Nine To Noon for Friday 28 May 2021
09:05 Online threat to Māori: How robust are reporting processes?
There are concerns at how long a video threatening to slaughter Māori was accessible before it was taken down, and whether the YouTube channel it was posted to was on the radar of authorities. Police have confirmed the matter is under investigation and say they have "strong lines of enquiry" - but won't comment further. New legislation was drafted following the Christchurch mosque attacks to strengthen local responses to online extremist content, rather than waiting for individual platforms to remove it - and it's currently before Parliament. But there are concerns processes for reporting threats aren't robust or clear enough and that this particular video was only removed because of the combined efforts of Māori campaigners. Kathryn discusses this with Karaitiana Taiuru, an academic and advocate for digital Māori rights and Antony Royal, chair of Ngati Tamatera who's helped work on The Christchurch Call and was one of those who reported the video to Google.
09:20 A seismograph in your pocket
If you've got an Android cellphone, it will now be part of a network of detectors able to give you advance warning of earthquakes. Google, in partnership with the United States Geological Survey, is trialling the technology in New Zealand and Greece. The service uses your phone's movement sensor, or accelerometer, the technology that keeps pictures or videos the right way up even when you rotate your phone. That same technology can also detect earthquake waves rippling through the ground, effectively turning your phone into a pocket seismograph. Google hopes by harnessing Android cellphones it will be able to crowdsource the world's largest earthquake detection network. Kathryn speaks with Robert de Groot, a US Geological Survey earthquake scientist.
09:45 Asia correspondent Ed White
The crisis in Myanmar is still unfolding and increasingly starting to involve western companies and governments. A slow covid vaccination rate in India is causing concern despite official numbers suggesting transmission rates are falling.
Ed White is a correspondent with the Financial Times.
10:05 Orsola de Castro on bringing old clothes back to life
What goes through your head when you come to buy an item of clothing? Is it the right price? Right fit? Right colour? What about: is the dye that coloured it toxic? How much was the person who made it paid? Where is it going to end up when I don't want it anymore? Kathryn talks to Orsola de Castro, who hopes consumers will ask the latter set of questions. She's the co-founder of Fashion Revolution, based in London, and represented in over 100 countries around the world that aims to encourage positive change across the fashion industry. Orsola is a fashion designer, and started her career in 1997 pioneering an upcycling label From Somewhere and going on to co-found and curate the British Fashion Council initiative Estheica at London Fashion Week. She's also written a book called "Loved Clothes Last: How the Joy of Rewearing and Repairing your Clothes Can Be a Revolutionary Act."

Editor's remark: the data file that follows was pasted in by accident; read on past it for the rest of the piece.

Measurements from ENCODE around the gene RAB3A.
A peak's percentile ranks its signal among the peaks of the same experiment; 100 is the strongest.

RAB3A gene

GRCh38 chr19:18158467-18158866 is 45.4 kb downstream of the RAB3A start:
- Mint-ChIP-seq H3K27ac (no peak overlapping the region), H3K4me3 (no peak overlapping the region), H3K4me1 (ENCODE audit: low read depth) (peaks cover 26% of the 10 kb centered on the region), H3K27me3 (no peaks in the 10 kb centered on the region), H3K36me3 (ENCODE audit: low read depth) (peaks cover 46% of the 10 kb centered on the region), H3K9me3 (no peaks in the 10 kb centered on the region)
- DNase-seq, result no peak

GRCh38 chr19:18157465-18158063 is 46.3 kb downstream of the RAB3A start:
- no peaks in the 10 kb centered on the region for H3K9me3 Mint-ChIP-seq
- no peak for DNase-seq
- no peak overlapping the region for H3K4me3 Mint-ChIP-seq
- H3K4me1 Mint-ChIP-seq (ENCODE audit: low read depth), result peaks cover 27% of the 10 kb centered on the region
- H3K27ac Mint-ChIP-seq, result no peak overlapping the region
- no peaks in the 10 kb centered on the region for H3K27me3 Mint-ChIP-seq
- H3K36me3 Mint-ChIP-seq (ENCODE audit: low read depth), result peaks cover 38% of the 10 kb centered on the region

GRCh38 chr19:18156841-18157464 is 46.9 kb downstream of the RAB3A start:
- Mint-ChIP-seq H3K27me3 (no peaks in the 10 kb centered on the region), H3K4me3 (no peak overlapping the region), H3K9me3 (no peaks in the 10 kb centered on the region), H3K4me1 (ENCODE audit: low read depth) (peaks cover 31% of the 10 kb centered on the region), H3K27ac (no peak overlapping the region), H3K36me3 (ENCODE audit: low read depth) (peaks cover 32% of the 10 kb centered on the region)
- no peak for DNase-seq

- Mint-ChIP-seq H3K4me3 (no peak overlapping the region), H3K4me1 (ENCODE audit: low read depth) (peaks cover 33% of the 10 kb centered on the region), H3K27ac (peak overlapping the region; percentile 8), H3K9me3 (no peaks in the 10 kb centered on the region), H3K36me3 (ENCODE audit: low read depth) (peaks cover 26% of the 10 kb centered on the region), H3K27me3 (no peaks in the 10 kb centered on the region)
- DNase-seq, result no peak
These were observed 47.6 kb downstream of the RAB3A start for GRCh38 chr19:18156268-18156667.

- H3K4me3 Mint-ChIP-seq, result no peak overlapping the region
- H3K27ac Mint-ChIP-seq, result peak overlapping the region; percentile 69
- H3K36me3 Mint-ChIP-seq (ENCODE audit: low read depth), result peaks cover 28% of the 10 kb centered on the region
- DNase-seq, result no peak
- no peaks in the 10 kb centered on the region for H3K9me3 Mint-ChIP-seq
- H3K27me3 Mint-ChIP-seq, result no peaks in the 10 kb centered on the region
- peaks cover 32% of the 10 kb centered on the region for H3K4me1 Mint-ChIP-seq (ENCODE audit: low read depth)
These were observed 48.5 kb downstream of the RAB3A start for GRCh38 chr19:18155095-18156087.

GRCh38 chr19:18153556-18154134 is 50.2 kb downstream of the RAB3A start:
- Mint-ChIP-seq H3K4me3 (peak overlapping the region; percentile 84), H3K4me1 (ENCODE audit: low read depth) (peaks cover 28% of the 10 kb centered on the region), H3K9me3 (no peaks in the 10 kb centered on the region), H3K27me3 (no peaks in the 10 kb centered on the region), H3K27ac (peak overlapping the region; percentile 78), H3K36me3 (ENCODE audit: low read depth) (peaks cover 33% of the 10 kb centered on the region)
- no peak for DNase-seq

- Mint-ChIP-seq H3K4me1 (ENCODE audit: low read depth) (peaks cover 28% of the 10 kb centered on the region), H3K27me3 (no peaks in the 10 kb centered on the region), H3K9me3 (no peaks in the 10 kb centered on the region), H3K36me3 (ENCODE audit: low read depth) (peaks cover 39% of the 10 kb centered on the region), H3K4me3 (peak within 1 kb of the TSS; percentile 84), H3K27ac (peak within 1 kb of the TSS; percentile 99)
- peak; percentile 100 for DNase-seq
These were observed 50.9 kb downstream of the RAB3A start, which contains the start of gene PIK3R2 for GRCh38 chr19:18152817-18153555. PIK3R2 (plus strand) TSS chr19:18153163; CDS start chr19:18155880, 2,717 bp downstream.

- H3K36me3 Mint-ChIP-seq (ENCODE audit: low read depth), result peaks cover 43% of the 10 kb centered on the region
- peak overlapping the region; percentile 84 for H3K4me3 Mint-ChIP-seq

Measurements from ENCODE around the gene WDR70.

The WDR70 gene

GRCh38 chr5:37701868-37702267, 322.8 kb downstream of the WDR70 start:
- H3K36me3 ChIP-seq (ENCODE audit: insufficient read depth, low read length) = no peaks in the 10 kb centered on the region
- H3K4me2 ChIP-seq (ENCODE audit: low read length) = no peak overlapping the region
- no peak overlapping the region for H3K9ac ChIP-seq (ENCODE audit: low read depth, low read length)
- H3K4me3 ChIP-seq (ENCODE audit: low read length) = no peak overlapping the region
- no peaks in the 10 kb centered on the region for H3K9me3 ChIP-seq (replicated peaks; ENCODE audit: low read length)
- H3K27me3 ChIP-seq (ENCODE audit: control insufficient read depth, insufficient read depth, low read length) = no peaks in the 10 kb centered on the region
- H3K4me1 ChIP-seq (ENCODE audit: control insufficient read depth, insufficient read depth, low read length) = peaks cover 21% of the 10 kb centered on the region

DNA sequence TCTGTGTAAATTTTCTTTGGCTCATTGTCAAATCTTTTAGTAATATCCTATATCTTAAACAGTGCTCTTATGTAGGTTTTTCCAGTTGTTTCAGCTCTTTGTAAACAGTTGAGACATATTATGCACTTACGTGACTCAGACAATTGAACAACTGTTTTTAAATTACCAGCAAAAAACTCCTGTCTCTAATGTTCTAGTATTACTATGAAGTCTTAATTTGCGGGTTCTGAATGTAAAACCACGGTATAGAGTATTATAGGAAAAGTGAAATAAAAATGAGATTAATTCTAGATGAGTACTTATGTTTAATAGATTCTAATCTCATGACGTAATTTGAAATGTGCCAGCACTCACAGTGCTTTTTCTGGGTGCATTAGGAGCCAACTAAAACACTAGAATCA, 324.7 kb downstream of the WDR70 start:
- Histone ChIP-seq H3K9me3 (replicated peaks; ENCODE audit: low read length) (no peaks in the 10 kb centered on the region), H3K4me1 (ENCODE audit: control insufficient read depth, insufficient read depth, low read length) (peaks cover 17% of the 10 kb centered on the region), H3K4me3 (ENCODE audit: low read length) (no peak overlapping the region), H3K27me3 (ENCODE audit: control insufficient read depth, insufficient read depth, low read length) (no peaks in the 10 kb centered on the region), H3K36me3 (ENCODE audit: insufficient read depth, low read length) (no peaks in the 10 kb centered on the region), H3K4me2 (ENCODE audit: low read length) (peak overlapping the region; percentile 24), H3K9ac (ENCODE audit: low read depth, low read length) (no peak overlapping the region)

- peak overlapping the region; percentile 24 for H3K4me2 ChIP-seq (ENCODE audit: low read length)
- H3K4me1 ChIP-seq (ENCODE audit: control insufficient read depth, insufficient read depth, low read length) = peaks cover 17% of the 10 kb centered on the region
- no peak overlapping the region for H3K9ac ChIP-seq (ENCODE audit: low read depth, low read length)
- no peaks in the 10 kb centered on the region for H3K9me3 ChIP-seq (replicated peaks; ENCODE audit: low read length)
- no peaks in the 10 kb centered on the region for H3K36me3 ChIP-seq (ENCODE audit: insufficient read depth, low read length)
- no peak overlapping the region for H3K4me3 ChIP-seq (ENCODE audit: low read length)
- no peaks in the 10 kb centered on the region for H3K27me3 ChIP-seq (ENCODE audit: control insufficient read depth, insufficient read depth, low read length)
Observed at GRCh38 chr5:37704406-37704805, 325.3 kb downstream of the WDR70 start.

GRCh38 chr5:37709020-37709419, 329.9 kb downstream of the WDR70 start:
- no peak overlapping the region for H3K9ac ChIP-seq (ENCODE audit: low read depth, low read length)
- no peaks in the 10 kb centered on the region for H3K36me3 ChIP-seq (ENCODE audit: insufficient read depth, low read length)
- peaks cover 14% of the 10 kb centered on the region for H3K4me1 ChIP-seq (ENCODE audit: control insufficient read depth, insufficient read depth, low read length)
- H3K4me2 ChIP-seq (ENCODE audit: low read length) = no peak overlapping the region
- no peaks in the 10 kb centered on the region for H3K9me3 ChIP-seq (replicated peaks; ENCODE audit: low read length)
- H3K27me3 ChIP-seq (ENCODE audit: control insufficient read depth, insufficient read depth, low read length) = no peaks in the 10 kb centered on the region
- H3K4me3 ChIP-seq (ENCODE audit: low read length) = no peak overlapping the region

10:35 Book review: Loop Tracks by Sue Orr
Holly Walker reviews Loop Tracks by Sue Orr, published by VUP
10:45 The Reading
Bob Dylan's New Zealand, episode 5. Written and read by Andrew McCallum, this week's reading acknowledges the work of the music great as he turns 80.
11:05 New music with Jeremy Taylor
Orchestral reimaginings from Phoebe Bridgers, the Gibb songbook gets countrified, and the heavy soul of Valerie June.
11:30 Sports commentator Sam Ackerman
Sam talks to Kathryn about tennis player Naomi Osaka making a stand and deciding not to speak to media ahead of the French Open, prioritising her mental health. Also how Victoria's lockdown will impact sporting fixtures over the next week, Israel Folau hits the headlines again and Scott Dixon and Scott McLaughlin line up for the Indy 500.
11:45 The week that was with
Comedians Te Radar and Gemma Gracewood bring a few laughs.